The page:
Attribute Gage R&R Studies - Part 2
This is the second newsletter on attribute Gage R&R studies. As stated last month, sometimes a measurement system has a measurement value that comes from a finite number of categories. The easiest one of these is a go/no go gage. This gage simply tells you if the part passes or it fails. There are only two possible outcomes. In the last newsletter, we use a simple go/no go gage to demonstrate how to compare the appraisers. We used cross tabulation tables and calculated kappa values to compare the appraisers.
In this newsletter, we will
- Develop confidence intervals for % agreement for each appraiser
- Calculate the system effectiveness
- Compare each appraiser's results to the reference value
- Draw conclusions based on the appraiser's effectiveness, miss rate and false alarm rate
In this issue:
- Confidence Interval for Appraisers
- System % Effectiveness Score
- The Reference Values
- The Reference Values and Cross-Tabulation Tables
- The Reference Values and Kappa Values
- The Reference Values and Confidence Intervals
- The Reference Values and the System Effectiveness Score
- Quick Links
Some of us use the manual Measurement Systems Analysis to help us understand our Gage R&R studies. This newsletter is a summary of their information contained in the third edition of the manual but provides more details of the calculations contained in the manual. Of course, our SPC for Excel software performs all the calculations automatically for you. Note that the fourth edition of Measurement Systems Analysis is now available, but the author has not yet reviewed it.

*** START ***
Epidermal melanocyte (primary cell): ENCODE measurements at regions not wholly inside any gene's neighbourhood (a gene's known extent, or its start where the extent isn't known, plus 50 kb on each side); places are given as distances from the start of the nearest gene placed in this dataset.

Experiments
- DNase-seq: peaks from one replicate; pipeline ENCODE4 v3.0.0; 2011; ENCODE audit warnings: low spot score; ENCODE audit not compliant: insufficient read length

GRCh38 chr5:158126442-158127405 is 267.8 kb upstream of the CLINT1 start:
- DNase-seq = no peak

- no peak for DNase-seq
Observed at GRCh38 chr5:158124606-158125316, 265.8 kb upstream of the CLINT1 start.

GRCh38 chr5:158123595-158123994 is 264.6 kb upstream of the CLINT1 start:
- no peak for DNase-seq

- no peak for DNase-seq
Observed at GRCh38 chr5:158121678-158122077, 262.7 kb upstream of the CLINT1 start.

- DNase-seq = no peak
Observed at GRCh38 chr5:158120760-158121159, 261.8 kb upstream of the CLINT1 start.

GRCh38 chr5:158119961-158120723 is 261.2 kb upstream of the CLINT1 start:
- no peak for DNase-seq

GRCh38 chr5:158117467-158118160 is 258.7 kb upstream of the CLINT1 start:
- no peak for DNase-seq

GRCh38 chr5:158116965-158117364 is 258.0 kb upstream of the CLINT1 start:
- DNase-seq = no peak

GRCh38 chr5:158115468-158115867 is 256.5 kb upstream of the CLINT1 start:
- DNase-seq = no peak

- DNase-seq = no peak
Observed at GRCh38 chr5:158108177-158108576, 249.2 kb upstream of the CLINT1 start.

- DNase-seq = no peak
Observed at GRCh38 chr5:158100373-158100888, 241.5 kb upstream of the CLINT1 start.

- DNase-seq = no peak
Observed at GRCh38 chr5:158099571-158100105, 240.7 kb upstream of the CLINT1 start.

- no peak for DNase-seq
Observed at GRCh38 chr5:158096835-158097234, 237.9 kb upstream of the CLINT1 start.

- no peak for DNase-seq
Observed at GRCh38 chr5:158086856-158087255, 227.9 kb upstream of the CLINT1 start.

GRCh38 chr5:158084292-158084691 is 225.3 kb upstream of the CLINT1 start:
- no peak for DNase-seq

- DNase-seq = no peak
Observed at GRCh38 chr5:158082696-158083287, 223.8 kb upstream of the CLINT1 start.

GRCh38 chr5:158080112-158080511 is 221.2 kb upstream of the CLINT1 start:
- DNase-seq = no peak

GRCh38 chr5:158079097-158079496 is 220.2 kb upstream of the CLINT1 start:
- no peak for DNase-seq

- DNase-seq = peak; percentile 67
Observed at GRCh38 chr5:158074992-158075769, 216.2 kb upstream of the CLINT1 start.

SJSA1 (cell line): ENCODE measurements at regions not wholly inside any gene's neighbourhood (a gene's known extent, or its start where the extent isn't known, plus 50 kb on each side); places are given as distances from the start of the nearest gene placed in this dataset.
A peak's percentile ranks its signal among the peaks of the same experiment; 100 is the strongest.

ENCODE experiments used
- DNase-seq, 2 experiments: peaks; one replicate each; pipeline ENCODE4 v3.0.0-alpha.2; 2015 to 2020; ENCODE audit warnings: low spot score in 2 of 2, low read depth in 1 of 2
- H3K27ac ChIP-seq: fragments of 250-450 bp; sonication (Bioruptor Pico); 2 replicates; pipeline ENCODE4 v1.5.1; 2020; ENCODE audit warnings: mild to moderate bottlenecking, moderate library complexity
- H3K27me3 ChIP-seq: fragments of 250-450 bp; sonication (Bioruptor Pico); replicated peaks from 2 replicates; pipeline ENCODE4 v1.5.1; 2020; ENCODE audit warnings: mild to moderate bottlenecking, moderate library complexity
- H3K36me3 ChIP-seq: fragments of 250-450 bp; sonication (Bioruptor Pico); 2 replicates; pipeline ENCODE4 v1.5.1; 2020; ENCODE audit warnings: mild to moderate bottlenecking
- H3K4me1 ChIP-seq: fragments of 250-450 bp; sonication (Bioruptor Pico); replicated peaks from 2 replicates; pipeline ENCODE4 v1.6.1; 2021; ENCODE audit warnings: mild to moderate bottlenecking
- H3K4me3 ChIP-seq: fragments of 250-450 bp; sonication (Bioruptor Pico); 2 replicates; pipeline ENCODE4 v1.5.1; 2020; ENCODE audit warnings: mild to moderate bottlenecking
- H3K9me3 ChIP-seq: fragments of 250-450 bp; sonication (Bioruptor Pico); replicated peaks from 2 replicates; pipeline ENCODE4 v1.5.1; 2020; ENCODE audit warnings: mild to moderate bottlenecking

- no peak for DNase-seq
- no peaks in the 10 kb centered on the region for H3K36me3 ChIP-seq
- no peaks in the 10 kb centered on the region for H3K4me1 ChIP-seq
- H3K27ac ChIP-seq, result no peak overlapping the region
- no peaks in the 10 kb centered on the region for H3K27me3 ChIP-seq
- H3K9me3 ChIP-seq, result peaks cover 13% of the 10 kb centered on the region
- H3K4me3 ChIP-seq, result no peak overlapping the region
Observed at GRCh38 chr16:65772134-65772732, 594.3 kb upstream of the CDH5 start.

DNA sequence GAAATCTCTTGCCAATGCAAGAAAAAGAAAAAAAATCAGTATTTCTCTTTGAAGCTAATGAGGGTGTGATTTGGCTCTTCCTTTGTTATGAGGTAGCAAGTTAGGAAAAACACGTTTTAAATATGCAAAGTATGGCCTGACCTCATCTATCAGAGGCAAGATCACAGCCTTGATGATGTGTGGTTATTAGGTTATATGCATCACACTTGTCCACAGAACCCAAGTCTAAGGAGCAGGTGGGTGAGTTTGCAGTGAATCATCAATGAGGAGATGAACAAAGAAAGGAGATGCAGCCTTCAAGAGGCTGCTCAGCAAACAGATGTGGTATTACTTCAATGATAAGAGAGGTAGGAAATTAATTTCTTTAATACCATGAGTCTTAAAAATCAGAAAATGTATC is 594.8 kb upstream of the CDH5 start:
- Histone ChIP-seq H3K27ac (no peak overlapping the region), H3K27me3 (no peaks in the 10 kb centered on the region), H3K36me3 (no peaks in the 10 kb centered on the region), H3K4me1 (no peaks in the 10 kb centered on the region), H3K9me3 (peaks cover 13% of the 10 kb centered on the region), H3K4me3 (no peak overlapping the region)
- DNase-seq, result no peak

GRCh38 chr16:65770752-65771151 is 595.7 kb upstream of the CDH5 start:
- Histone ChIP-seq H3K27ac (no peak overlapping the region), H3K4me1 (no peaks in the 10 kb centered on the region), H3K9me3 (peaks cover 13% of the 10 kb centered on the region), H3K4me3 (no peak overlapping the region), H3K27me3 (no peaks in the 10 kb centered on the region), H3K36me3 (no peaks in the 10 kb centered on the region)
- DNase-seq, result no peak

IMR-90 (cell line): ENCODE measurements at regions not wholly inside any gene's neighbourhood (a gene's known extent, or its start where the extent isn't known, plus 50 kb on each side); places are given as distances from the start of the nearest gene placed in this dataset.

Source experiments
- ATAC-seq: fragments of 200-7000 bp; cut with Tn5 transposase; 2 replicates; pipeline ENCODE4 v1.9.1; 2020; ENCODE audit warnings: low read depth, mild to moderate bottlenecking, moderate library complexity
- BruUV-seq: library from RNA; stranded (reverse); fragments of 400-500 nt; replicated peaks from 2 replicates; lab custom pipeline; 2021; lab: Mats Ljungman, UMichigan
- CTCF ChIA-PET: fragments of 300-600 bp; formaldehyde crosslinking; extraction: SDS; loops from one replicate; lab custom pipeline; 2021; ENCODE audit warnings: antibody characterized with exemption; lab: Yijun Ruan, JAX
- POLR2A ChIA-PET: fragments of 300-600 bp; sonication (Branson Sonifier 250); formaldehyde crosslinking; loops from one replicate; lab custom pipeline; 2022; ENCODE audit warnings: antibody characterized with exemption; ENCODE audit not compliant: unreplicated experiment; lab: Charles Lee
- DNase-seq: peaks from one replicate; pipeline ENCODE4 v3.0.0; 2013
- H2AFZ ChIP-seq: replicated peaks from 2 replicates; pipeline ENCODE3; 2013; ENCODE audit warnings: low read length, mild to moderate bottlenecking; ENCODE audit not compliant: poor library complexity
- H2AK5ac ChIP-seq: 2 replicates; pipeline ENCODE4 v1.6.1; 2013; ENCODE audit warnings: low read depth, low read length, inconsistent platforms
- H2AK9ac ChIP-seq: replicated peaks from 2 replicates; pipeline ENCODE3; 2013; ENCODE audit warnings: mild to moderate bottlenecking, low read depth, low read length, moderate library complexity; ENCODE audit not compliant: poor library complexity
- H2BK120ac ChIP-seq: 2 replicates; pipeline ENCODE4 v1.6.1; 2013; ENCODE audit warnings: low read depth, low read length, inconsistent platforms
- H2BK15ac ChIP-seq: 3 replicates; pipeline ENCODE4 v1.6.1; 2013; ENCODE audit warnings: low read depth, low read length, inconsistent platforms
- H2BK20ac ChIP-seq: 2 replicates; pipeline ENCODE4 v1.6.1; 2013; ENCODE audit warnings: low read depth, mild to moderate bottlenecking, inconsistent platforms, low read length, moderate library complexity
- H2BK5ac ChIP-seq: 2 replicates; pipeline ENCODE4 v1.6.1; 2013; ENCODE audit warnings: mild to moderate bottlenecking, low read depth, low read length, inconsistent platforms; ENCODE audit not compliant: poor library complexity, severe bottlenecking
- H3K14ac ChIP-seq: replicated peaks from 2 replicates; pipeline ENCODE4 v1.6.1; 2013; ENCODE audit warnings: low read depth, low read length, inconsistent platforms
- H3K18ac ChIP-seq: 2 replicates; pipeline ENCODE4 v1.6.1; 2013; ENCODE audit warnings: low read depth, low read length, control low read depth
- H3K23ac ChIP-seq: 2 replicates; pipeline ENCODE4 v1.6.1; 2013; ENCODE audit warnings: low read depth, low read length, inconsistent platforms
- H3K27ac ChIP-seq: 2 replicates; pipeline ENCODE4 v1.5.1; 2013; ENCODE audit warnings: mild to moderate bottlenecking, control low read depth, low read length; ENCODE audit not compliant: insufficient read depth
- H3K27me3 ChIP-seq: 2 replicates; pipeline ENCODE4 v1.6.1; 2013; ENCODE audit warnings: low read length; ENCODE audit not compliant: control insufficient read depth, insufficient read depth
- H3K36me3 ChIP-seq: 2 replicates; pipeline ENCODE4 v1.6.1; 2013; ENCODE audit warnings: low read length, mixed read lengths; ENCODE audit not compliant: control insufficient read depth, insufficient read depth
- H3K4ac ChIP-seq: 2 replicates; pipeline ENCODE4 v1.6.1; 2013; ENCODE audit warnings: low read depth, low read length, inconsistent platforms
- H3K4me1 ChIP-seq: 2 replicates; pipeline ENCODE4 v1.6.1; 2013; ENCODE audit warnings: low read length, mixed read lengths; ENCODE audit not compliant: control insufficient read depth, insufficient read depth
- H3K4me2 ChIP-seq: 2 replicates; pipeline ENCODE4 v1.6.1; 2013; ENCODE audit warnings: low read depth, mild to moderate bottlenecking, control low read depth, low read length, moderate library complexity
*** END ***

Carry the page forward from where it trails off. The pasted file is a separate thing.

The example was introduced in last month's newsletter. Suppose you are in charge of a production process that makes widgets. The process is not capable of meeting specifications. You produce widgets that are out of specification. The process is in control and, as of yet, your Black Belt group has not figured out how to make it capable of meeting specifications. Your only alternative, at this time, is to perform 100% inspection of the parts and separate the parts that are within specifications from those that are out of specifications.
You have selected an attribute go/no go gage to use. This gage will simply tell if the part is within specifications. It does not tell you how "close" the result is to the nominal; only that it is within specifications.
To determine the effectiveness of the go/no gage, you decide to conduct an attribute gage R&R study. You select three appraisers (Bob, Tom and Sally). You find 30 parts to use in the trial. Each of these parts was measured using a variable gage and rated as passing (within specifications or conforming) or failing (out of specification or nonconforming). There are 21 conforming parts and 9 nonconforming parts in the study.
Each appraiser measures each part three times using the go/no go gage and the results are recorded. The parts must be run in random order without the appraiser knowing which parts he/she is measuring. In other words, randomize the 30 parts and have an appraiser measure each part. Then randomize the order again and repeat the measurement.